In celebration of President Abraham Lincoln's birthday, Feb. 12, and President's Day, Feb. 18, Gettysburg College President Katherine Haley Will wrote about the importance of Lincoln to the college and community. The opinion piece appeared in the Harrisburg Patriot News on Feb. 18.
"Living with Lincoln"
He was born in Kentucky, grew up in Indiana, and spent much of his adulthood in Illinois. But it is in Gettysburg, where Abraham Lincoln's voice continues to resonate across the grassy slope of the Soldiers National Cemetery. The Gettysburg College students, who followed the President down Baltimore Street to the cemetery nearly 145 years ago, noted: "he spoke in a most deliberate manner, and with such forceful and articulate expression that he could be heard by all of that immense throng."
Lincoln still draws a crowd. Two million visitors come to Gettysburg each year. Most of them visit the cemetery, note the semicircle of aging white grave markers and walk up to the Lincoln Speech Memorial where the 272 words of the Gettysburg Address are etched in bronze behind a bust of the orator himself.
A more accessible President Lincoln stands in the center of town. Tourists and townspeople alike can cozy up to the 6'4" sculpture of the President in coattails and top hat as he points up to the second story of the famous David Wills' house where, it is said, he added the finishing touches to his two-minute speech the night before the cemetery dedication.
A larger, more somber Lincoln in bronze stands sentry at the south side of the Pennsylvania Memorial. He surveys a small slice of the more than 1,400 monuments that dot the 6,000 acres of battlefield preserved by the National Park Service. These images of Lincoln and the hundreds of memorials that surround Gettysburg form part of the tapestry of this small rural town in south central Pennsylvania.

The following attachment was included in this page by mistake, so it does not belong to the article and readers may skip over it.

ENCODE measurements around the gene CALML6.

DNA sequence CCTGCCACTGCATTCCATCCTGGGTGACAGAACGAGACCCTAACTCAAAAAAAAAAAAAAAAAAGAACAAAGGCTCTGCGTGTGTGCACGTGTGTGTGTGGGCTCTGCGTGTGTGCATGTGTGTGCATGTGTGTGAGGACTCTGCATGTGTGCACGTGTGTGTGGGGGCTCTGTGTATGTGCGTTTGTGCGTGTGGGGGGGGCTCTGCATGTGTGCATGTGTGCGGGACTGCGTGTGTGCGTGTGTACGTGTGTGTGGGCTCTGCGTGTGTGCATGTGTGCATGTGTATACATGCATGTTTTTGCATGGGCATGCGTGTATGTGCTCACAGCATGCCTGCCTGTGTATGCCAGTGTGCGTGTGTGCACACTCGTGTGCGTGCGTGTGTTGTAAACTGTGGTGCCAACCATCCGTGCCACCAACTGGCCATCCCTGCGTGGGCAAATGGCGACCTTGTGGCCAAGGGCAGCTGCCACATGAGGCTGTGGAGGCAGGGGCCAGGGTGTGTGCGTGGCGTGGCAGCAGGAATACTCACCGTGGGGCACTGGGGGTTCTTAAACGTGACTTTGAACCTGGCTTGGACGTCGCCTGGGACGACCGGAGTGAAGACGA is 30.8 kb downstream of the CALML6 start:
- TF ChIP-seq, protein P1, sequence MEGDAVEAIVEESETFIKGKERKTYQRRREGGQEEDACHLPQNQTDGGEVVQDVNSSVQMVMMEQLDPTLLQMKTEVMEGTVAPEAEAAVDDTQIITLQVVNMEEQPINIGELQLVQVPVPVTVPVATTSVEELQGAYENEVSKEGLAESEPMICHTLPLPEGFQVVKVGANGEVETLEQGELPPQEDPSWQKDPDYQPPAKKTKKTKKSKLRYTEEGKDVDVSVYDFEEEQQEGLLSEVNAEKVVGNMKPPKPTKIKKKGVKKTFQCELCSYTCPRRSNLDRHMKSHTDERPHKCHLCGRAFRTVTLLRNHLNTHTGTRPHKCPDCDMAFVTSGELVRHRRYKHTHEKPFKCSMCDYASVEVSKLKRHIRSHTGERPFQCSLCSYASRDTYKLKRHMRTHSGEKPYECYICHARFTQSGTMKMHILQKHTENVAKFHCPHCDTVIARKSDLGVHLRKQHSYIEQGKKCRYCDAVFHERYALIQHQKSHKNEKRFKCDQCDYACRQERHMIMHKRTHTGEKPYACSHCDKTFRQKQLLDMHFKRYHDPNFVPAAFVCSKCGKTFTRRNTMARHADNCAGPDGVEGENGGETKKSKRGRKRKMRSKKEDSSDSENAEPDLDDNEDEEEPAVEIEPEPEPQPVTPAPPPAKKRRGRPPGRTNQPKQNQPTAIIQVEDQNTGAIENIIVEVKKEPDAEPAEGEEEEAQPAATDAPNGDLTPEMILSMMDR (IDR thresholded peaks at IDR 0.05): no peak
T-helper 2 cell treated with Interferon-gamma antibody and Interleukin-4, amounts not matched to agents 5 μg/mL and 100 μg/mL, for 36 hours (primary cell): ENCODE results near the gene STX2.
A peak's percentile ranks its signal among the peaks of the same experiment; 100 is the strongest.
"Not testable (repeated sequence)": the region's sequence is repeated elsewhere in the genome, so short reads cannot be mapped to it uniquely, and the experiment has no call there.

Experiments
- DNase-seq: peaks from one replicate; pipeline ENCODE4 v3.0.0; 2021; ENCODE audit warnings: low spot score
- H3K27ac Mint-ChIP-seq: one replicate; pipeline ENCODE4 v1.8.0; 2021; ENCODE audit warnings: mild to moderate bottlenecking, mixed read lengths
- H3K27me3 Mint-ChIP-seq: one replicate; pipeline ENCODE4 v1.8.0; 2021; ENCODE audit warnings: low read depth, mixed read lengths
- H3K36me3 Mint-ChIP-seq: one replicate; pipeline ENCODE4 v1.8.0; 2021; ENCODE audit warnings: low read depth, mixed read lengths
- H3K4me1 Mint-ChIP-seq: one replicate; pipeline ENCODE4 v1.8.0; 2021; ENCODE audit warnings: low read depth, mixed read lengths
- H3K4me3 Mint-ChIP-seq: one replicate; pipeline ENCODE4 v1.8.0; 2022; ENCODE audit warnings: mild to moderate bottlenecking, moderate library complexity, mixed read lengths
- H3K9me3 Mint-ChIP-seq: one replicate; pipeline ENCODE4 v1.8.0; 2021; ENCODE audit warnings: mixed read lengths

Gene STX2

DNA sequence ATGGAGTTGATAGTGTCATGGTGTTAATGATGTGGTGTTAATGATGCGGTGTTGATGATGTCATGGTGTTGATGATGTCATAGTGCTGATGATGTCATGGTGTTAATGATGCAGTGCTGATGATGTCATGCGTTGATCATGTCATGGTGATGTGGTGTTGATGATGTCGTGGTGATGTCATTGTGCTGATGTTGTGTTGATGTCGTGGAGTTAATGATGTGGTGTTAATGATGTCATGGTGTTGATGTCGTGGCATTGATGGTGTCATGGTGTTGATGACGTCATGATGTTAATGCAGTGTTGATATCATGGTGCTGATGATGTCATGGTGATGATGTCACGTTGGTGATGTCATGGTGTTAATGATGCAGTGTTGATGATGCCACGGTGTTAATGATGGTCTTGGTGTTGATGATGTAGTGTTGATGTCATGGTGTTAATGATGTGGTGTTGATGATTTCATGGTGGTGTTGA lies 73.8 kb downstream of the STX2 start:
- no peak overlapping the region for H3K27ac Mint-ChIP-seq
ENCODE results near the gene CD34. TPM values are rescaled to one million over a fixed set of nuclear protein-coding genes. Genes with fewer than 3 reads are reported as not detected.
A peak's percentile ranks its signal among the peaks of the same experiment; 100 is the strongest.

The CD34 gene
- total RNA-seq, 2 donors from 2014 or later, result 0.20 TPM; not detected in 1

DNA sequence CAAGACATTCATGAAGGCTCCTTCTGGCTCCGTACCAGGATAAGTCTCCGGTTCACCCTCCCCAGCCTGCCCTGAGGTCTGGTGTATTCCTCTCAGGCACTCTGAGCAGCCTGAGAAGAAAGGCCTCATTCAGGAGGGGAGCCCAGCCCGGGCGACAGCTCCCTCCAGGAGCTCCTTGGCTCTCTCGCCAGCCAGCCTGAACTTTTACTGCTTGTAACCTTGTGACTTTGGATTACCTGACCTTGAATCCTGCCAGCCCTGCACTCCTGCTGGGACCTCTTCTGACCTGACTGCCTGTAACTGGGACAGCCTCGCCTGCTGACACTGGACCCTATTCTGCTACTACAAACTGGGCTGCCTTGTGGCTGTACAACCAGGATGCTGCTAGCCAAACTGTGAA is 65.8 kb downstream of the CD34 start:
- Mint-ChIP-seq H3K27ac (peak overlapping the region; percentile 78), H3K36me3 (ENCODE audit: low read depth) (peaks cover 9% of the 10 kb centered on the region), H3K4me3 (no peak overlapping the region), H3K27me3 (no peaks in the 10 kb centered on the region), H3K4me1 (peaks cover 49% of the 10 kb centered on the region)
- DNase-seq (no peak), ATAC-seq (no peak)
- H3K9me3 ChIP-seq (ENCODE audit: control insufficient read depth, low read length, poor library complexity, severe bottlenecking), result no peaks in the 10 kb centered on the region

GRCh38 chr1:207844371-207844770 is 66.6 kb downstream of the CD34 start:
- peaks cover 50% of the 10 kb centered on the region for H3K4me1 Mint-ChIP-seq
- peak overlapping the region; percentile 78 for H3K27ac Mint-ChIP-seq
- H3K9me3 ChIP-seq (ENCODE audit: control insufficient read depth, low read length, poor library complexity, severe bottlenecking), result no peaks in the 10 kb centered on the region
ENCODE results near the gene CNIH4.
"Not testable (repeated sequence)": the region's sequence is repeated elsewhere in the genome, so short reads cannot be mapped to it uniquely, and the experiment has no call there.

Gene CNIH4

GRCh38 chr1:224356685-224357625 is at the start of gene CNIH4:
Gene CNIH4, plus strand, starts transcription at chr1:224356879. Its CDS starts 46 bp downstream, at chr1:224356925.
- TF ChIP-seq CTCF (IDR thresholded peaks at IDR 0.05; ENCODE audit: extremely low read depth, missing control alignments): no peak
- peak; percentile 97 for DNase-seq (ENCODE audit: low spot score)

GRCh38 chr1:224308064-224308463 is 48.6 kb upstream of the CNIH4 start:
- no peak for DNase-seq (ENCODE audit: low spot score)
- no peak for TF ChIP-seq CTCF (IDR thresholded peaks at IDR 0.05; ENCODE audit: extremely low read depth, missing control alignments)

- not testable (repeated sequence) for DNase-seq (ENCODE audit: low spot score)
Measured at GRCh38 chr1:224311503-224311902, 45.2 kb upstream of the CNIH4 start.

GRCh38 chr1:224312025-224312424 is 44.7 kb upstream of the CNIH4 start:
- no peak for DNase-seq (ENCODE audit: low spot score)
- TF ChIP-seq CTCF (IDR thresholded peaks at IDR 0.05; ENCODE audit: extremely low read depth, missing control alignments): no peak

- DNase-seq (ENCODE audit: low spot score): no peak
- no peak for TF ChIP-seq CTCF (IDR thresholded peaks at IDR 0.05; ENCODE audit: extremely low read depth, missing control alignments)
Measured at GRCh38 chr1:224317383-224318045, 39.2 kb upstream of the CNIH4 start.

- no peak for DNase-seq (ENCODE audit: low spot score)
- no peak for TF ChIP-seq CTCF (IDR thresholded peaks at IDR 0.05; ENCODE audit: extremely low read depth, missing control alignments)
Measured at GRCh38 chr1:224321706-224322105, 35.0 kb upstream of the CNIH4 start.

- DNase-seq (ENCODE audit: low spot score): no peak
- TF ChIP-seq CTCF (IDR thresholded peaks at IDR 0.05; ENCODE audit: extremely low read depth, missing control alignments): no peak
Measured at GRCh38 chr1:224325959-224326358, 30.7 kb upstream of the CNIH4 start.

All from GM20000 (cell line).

We pass Lincoln on the Square as we do our errands; we walk our dogs by Sallie, the canine mascot of the 11th Pennsylvania Infantry. They are familiar landmarks of our landscape, but no matter how familiar, we never fail to be moved by them-powerfully. These monuments fuel our imagination and bring to life the bravery, determination, fear, compassion and melancholy captured on the sculpted bronze and marble faces.
And Lincoln's presence must be the most powerful of all. He has been called the American nation made flesh-born to a poor family in rural Kentucky, hardened by physical labor, fueled by idealism, motivated by a sense of justice, tempered by pragmatism and wrought with contradiction. Poet Carl Sandburg said of Lincoln: "Not often in the story of mankind does a man arrive on earth who is both steel and velvet, who is as hard as rock and soft as a drifting fog, who holds in his heart and mind the paradox of terrible storm and peace unspeakable and perfect."
Democracy found its educator in Abraham Lincoln. He served as midwife to a "new birth of freedom" in the crucible of the great crisis over slavery that tested the very meaning of liberty and equality. His Gettysburg Address may be the nation's most significant speech with words that redefined and enlightened the concept and promise of America and summarized the meaning and price of our nation's freedom.
That price was tragically clear to the 15,000 individuals listening to Lincoln's words on that mid-November day. When the war was over, 620,000 had lost their lives, two percent of the U.S. population. That equates to more than six million Americans today. Every family was touched by the Civil War in some way, and the fields of Gettysburg were the setting for its defining moment.
Today, we still find meaning in Lincoln's words and from these fields. Our first-year students begin their college experience walking with their classmates up Baltimore Street-retracing the path their predecessors took as they followed President Lincoln from the town square to Cemetery Hill in 1863. There they listen to a reading of the famous Address.
Our students tell me they draw meaning and a sense of purpose from their Gettysburg experience. Many of our alumni distinguish themselves in public service, and a kernel of that calling may well have been nurtured on the green fields of Gettysburg. After graduation, our students leave Gettysburg to pursue their dreams. Wherever they go, whatever they do, I hope they take a little piece of Lincoln with them.